Weekly Catechism #3

Question:  Why did God make you and all things?

Answer:  For his own glory.

The first question in the Westminster Shorter Catechism is “what is the chief end of man.”  The answer is “to glorify God and enjoy Him forever.”  John Piper has famously rephrased this concept as “God is most glorified in us when we are most satisfied in Him.”

We were made solely to glorify God.

Questions for discussion:

1.  Does God need you for anything?

2.  Was God lonely before He created us?

Verses (All ESV):

The heavens declare the glory of God, and the sky above proclaims his handiwork. (Psalm 19:1)

Worthy are you, our Lord and God, to receive glory and honor and power, for you created all things, and by your will they existed and were created. (Rev. 4:11)

Theological concept to consider for the week:

The Independence of God

A common wrong answer given when this question is asked by children is, “God created us because He was lonely.”  Nothing could be further from the truth.  God has existed for eternity in perfect fellowship within the Trinity.  He has no need for us, yet takes delight in our giving Him glory.

God does not rely or need anything outside of Himself.  He is completely independent and self-existant.  This attribute of God is referred to as His aseity.   This term comes from the latin words a se which mean “from himself.”


Weekly Catechism #2

Question:  What else to God make?

Answer:  God made all things.

Additional Questions

1.  What was there before God created all things?

Verses (All ESV)

In the beginning, God created the heavens and the earth. (Gen. 1:1)

“Men, why are you doing these things? We also are men, of like nature with you, and we bring you good news, that you should turn from these vain things to a living God, who made the heaven and the earth and the sea and all that is in them. (Acts 14:15)

For by him all things were created, in heaven and on earth, visible and invisible, whether thrones or dominions or rulers or authorities—all things were created through him and for him. (Col. 1:16)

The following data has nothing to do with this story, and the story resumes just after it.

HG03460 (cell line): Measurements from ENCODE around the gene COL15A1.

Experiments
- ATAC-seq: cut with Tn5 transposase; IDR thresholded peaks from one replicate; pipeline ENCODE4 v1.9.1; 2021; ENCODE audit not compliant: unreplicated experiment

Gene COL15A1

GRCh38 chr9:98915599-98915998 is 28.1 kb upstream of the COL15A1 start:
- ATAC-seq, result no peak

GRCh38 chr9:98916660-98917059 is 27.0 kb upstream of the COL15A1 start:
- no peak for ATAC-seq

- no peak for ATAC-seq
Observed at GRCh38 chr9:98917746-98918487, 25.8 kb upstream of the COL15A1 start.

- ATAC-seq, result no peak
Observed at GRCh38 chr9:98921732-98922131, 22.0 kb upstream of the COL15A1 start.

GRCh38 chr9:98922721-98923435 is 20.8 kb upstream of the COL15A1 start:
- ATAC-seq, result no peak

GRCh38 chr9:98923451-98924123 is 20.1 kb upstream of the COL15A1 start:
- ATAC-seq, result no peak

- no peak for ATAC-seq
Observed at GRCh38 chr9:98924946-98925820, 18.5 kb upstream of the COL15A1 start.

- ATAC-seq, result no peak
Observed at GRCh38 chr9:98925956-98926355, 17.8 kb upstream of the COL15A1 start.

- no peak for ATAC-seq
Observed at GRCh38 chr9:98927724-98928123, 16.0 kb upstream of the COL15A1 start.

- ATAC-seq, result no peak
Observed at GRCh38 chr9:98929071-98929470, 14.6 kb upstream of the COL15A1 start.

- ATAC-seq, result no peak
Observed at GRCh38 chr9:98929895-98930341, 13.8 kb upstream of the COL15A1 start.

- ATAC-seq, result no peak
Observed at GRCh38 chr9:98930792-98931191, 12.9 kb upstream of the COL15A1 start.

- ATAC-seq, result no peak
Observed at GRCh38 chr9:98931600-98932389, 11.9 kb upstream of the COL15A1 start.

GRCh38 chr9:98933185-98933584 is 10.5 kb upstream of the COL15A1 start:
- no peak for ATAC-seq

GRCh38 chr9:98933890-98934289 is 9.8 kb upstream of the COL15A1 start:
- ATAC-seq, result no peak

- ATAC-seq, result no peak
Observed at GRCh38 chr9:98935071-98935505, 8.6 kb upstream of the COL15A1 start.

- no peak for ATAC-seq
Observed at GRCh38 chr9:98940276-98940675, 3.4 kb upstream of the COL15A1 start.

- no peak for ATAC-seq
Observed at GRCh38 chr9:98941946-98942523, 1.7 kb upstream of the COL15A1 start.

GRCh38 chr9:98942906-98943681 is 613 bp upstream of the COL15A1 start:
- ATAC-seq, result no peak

Theological concept to consider for the week.

God created the universe out of nothing.

The Bible teaches that God created the universe, but what was here before the universe existed?  What materials did God use for the creation?  We hear the term “primordial soup” in science classes to describe the building blocks of the universe.  Was there a set of ingredients co-eternal with God that He used to create the universe?

Contrary to this idea, the Bible teaches that God created the universe out of nothing or ex nihilo (the Latin term that means “out of nothing”). Simply put, nothing existed but God prior to God’s creation.  Genesis 1:1 tells us that God created the heavens and the earth.  This includes the entire universe and John 1:3 speaks of all things being created by God.

Weekly Catechism #1

Question:  Who made you?

Answer:  God made me.

We are all creatures.  That is, we were created.  God is the creator.  We did not exist until God created us.  We have a definite beginning.  God, on the other hand is eternal.  There was never a time where God did not exist.

Questions for futher discussion:

1.  Where were we before God created us?

2.  Who created God?